It makes sense for Kaine’s cabinet to coordinate these expenditures. Of course, it makes even more sense for them to coordinate them with local governments, which are responsible for planning land use, infrastructure and public services. Alas, there is no mechanism for doing so.

When I discussed that last issue with L. Preston Bryant, Jr., the secretary of natural resources and chairman of the sub-cabinet, he agreed. “The whole interworking between state and local goverments could stand a good overhaul,” he said.

Bryant cited the books, “Cities with Suburbs,” by David Rusk, which highlights the virtues of cities with “elastic boundaries” as opposed to Virginia’s “inelastic” ones. He likes the idea of city boundaries that expand and retract with the population, evening out taxes across the metro area, and avoiding the trap of concentrating poverty in the inner cities.

But Fundamental Change in governance structures won’t occur in the 18 months that Kaine has left, and it probably can’t occur in a single gubernatorial administration, Bryant observes. It might take a two-term governor to accomplish a goal that ambitious.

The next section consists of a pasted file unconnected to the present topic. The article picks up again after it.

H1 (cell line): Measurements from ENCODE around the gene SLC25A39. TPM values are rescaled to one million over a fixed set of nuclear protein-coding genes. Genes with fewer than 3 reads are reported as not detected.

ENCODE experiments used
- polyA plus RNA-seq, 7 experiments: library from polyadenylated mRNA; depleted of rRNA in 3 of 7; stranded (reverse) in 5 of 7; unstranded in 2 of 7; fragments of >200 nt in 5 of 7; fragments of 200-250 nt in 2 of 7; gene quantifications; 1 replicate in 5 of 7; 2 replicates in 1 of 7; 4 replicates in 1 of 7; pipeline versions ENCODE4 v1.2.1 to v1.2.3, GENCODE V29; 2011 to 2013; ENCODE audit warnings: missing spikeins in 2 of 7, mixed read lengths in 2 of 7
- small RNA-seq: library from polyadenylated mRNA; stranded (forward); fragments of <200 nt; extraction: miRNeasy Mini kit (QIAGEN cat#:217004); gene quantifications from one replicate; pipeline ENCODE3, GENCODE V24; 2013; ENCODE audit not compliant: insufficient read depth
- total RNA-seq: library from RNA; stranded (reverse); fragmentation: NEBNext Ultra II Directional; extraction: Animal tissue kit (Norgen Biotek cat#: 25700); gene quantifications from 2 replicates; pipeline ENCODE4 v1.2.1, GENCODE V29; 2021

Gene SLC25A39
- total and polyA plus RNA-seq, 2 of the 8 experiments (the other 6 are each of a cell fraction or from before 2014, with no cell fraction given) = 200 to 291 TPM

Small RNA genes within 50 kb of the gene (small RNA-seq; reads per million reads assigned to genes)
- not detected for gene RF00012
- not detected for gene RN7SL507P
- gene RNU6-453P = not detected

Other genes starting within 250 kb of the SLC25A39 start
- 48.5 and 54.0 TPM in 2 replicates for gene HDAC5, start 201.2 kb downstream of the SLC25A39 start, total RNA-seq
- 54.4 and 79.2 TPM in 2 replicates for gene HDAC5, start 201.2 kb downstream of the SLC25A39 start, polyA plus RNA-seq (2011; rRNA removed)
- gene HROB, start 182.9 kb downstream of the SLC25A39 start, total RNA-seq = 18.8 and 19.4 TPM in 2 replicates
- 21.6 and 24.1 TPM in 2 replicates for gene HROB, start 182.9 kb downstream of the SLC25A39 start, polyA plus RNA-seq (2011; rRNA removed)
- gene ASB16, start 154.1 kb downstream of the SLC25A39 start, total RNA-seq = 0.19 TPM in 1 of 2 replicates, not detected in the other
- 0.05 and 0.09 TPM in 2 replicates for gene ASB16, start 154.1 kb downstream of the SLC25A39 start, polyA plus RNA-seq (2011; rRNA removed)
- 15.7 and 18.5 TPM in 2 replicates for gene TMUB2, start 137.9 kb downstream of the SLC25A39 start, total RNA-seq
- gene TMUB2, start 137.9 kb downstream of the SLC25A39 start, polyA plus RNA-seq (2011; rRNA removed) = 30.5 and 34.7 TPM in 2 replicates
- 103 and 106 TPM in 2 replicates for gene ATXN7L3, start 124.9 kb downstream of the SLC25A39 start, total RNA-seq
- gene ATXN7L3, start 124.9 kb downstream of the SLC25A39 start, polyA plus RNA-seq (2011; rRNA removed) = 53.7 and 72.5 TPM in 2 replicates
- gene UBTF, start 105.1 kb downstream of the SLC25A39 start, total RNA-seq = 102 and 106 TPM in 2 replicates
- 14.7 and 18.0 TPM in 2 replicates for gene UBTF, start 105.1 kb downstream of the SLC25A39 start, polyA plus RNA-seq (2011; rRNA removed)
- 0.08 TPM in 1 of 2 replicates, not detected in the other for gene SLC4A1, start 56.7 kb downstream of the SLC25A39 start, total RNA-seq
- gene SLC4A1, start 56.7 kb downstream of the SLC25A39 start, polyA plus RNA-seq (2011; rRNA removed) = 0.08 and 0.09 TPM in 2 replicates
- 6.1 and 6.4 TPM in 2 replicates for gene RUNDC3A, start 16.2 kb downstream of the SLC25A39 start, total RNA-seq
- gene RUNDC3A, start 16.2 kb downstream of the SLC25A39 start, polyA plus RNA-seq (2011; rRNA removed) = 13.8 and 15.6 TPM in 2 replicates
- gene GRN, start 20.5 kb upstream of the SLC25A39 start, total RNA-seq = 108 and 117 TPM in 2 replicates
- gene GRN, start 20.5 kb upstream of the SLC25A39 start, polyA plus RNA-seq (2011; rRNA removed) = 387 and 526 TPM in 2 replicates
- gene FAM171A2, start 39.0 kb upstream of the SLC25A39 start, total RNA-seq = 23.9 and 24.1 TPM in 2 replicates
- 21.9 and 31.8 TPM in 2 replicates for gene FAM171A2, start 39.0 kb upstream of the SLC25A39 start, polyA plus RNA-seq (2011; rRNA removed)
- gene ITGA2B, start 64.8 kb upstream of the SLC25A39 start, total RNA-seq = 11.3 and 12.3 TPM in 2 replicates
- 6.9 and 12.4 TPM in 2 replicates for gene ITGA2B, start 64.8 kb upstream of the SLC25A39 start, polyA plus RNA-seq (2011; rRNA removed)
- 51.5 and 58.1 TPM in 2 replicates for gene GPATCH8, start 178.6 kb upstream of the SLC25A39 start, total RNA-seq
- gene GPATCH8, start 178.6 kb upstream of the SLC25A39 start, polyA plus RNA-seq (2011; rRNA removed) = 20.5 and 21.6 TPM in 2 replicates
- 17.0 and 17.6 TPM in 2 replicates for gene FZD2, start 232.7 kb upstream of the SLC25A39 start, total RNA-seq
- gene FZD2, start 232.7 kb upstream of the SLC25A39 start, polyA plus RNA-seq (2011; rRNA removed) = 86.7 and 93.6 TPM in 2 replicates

What Kaine has done, Bryant contends, is focused more attention than any previous governor on the critical importance of human settlement patterns. It’s hard to argue with that.

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  1. Anonymous Avatar

    We think we agree with Preston Bryant as to the desirability of having city boundaries that can expand and contract with the population.

    But given the current “Independent City” and the annexation concept as it exists in Virginia, it would take one heck of a lot more than a two term governor to accomlish that!

    We hope that we are wrong.

    Ben There
    Don That

  2. E M Risse Avatar
    E M Risse

    Jim Bacon:

    “Does not roll off the tongue…”

    Neither does “smoking causes lung cancer” but it gets the message across.

    With respect to Core Confusing Words the trick is not to slavishly use the words and phrases we have developed but to just avoid using the ones that everyone knows are confusing.